But Duke does not want to be in the conversation with Northwestern. It wants to be in the conversation with Florida State, not posting 10-win seasons twice in 20 years but every year, which in and of itself is a monstrous goal. And to keep fueling their insane upward trajectory, the Blue Devils will need to have some luck on their side.

Head coach David Cutcliffe’s Blue Devils want to be perennial contenders for the ACC’s Coastal Division crown.

Looking back, luck has been a key component of each of the past three seasons, but not in the sense that Duke has lacked control of said luck. Every victory and every loss has been predicated by the squad’s ability to manufacture its own luck through strategy in addition to carrying out the game plan. When Pittsburgh shanked a last-second field goal in regulation last November, it can be argued that Panthers’ kicker Chris Blewitt does not miss that kick if Cutcliffe doesn’t double-down and call two timeouts to ice him.

On the other hand, when Duke’s Ross Martin—one of the best kickers in the FBS and perfect on field goal attempts in the previous nine games—missed two field goals and quarterback Anthony Boone tossed two interceptions in a Nov. 15 loss to Virginia Tech, the Blue Devils were the ones who shot themselves in the foot, missing out on a second straight trip to the ACC championship game.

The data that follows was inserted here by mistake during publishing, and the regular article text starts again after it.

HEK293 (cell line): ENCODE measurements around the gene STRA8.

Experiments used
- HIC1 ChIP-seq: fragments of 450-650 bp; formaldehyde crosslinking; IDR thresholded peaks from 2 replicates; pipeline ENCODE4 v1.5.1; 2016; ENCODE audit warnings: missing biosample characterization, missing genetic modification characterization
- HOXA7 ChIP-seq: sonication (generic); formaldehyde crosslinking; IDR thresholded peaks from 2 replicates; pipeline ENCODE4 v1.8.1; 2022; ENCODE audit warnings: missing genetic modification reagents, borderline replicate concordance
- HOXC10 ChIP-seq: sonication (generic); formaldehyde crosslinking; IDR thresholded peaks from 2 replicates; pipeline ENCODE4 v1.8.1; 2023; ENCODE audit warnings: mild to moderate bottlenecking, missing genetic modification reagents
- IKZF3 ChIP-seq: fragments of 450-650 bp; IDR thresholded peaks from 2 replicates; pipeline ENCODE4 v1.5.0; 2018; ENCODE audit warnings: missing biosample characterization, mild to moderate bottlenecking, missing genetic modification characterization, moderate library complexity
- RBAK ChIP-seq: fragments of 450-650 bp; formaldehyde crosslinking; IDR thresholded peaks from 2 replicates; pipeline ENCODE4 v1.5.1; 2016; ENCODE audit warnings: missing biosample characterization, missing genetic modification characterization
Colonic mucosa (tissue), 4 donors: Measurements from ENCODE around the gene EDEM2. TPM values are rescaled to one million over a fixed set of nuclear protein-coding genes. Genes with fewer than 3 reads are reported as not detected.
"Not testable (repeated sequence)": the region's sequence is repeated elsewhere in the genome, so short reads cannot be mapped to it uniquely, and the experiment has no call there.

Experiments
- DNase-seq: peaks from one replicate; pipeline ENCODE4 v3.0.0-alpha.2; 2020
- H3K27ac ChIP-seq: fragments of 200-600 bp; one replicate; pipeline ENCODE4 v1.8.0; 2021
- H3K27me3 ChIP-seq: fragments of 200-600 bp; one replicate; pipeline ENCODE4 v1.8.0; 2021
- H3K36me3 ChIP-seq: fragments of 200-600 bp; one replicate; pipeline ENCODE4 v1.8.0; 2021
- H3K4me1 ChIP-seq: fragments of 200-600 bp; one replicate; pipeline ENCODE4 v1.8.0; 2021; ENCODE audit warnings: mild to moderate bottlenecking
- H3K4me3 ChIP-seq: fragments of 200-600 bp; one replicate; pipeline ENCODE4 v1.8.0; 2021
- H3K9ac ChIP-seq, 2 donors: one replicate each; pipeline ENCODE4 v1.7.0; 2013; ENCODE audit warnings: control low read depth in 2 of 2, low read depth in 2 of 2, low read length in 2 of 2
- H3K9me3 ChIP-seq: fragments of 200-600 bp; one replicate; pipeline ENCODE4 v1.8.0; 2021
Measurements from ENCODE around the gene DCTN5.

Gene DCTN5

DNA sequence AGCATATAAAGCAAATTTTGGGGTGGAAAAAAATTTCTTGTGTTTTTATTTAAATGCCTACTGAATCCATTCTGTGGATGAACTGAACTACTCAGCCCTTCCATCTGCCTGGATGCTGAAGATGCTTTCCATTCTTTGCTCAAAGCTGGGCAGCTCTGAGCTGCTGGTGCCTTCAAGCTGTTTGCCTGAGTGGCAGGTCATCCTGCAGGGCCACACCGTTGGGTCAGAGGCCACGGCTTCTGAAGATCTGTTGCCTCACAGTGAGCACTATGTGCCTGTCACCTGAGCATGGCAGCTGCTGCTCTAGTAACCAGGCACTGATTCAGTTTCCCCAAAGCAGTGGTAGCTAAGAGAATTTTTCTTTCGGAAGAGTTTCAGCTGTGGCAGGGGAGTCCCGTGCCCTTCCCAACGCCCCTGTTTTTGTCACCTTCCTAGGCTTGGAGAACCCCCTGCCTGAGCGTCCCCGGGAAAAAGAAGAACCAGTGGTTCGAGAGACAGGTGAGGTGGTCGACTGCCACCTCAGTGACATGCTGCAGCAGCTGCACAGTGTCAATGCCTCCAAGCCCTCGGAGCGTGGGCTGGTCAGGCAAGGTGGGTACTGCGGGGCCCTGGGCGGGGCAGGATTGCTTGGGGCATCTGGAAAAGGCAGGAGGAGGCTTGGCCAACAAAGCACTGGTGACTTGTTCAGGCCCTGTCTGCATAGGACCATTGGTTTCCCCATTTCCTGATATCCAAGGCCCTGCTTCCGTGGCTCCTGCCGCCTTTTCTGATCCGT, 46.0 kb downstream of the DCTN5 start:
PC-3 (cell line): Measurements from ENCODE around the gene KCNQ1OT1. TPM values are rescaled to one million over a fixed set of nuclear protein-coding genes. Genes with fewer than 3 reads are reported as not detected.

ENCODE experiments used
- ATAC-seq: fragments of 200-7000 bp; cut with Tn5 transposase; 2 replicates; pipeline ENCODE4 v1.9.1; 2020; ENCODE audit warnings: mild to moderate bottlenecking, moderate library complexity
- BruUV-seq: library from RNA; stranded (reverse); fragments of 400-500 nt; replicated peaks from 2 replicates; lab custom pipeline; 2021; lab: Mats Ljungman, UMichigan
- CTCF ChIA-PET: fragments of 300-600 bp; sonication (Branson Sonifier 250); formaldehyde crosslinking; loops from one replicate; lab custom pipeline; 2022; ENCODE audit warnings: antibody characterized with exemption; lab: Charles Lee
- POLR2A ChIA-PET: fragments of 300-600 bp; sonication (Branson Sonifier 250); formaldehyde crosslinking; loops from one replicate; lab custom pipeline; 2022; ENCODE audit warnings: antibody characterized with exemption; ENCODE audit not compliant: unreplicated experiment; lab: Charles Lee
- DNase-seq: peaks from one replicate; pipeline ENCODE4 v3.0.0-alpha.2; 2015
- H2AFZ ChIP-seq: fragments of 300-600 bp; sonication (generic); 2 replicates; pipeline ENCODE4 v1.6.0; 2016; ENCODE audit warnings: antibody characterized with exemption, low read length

So this season, with Boone, receiver Jamison Crowder, first-round pick Laken Tomlinson and others having departed for the NFL, Duke will have to make its own luck with a new crop of starters.

Wide receiver Johnell Barnes will look to build off a strong Sun Bowl showing and become a consistent weapon. | Chronicle File Photo

New every-down starters like quarterback Thomas Sirk and wide receiver Johnell Barnes will try to integrate into the offense seamlessly and develop into the stars the team will need.

Duke had the necessary stars—like the aforementioned Crowder and current Buffalo Bill corner Ross Cockrell—in 2013 when it made its blistering run, reeling off eight consecutive wins en route to an ACC title game berth in which the Blue Devils were unlucky before they even lined up against the eventual national champion Seminoles.